Whatever type of sprayer you decide to use, rinse it thoroughly and allow it to dry after each use
Many pesticides are corrosive. During a single season, corrosive action can ruin many types of equipment. In addition, pesticide residues remaining in the tank after one spraying may break down or interact with the materials used in the next spraying in ways that can damage plants.

How much pesticide?

Too often, home fruit growers think that if a small amount will control the pest for one week, then twice that amount will give twice as much control. This is a dangerous assumption and can put both the applicator and the plants in unnecessarily dangerous situations. Recommended rates are based on the amounts needed for control (Table 3). Applications that exceed recommended rates contribute needlessly to environmental contamination without increasing control. Repeated applications at 7-, 10- or 14-day intervals (cover sprays) generally are required to protect growth developed since the last spray, or to replace spray residues that are no longer effective because of weathering and chemical breakdown.

Pesticide safety

Pesticides are poisonous to people and animals. Handle with care. Read the label. The label is the most important piece of information you will find on both the proper use and the hazards of the material. Follow these precautions with all pesticides used:

  1. Read the label
    Be aware of the toxicity of the material you are using and wear appropriate protective clothing.
  2. Observe any days-to-harvest or reentry precautions
  3. Store pesticides only in their original labeled containers
    Keep all pesticides and utensils used to measure them in a locked storage area out of reach of children and pets.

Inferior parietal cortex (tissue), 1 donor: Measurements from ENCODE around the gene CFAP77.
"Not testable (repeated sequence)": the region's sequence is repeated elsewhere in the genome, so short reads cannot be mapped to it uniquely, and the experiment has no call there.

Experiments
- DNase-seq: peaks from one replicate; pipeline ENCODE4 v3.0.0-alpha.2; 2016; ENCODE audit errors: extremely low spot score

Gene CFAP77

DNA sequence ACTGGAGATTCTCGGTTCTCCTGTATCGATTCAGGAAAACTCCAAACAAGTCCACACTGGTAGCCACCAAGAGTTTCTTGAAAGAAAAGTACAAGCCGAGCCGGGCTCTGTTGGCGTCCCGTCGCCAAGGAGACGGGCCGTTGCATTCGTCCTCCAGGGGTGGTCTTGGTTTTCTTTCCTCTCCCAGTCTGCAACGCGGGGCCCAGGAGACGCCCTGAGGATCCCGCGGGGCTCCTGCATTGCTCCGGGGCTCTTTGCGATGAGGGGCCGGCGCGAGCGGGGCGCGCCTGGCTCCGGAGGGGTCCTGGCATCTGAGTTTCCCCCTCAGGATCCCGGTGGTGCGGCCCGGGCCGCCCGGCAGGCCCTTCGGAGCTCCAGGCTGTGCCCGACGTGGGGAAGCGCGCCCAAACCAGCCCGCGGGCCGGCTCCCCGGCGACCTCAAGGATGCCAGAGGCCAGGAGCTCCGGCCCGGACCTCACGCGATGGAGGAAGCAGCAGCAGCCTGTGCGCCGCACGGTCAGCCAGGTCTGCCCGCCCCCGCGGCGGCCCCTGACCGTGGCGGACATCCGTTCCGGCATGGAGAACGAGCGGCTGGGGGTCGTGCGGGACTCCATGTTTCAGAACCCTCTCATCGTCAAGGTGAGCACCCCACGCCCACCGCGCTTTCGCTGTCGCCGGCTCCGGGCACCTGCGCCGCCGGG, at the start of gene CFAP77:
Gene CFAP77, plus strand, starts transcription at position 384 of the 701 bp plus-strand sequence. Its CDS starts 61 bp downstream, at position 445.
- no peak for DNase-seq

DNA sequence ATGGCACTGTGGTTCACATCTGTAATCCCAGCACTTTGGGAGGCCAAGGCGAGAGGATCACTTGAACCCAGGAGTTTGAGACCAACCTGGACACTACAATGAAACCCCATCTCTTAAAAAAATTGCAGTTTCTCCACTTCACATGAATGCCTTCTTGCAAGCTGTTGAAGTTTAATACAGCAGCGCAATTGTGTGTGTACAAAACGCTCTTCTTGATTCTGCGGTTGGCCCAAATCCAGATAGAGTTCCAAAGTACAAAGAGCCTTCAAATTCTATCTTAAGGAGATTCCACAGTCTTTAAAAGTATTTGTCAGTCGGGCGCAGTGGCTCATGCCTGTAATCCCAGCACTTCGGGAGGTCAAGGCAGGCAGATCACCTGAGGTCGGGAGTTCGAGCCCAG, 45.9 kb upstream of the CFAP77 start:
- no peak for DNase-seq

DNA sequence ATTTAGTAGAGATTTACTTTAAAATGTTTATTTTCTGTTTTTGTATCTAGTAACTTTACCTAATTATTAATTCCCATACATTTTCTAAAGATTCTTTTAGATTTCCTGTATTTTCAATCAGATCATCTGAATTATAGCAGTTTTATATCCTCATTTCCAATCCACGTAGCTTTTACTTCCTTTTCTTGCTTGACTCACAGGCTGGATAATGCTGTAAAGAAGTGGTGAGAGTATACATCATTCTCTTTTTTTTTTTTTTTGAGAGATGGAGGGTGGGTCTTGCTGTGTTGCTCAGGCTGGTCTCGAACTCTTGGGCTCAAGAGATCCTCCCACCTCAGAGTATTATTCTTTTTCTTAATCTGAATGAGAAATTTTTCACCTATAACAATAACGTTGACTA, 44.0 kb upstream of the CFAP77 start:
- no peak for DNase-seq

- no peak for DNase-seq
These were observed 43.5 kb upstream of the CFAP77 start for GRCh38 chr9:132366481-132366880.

4. Wear rubber gloves and protective eyewear when measuring chemicals, preparing spray mixtures and applying pesticides
  5. Accurately measure the amount to be used each time
    Guessing can be hazardous and expensive.
  6. Do not prepare more spray mixture than is required for the job
    Do not attempt to store unused mixtures for later use.
  7. Spray small amounts of excess spray mixture onto the fruit tree(s) being treated
    Rinse water from the sprayer away from food plants, water supplies and children's play areas.
  8. Do not attempt to reuse any pesticide container
    Rinse cans and bottles (add the rinse to the spray tank), and then dispose of them by delivering containers to an approved disposal site.
  9. Do not buy larger quantities of pesticide than you expect to use in a single season
  10. If a pesticide concentrate from a bag, can or bottle is spilled on you or others, wash it off immediately
    Change clothing if it becomes contaminated.
  11. Save the bees
    Bees are often very sensitive to pesticides. Avoid applying insecticides or miticides during the bloom period when bees may be pollinating flowers.

See MU Extension publication G1917, Personal Protective Equipment for Working With Pesticides, for more information.

Pesticide recommendations are subject to change

This publication contains pesticide recommendations subject to change at any time. Before purchasing any materials, make sure they are still approved for recommended use.

Missouri Poison Center, 800-222-1222

All Missouri Poison Centers are coordinated through SSM Cardinal Glennon Children’s Medical Center in St. Louis. This facility has a 24-hour Poison Help Line staffed by professionals. The expert taking your call will refer you to the closest poison center for treatment.

In case of accidental poisoning involving a pesticide, follow the first-aid directions printed on the label of the container and consult your physician immediately. Additional information concerning treatment and course of action can be obtained from your nearest poison center.

We appreciate the assistance of John Hartman, extension plant pathologist, University of Kentucky, who provided the plant disease recommendations.
Original authors
Wilfred Craig and Wilbur Enns, Department of Entomology; Art Gaus, Department of Horticulture; and B.G. Tweedy, Department of Plant Pathology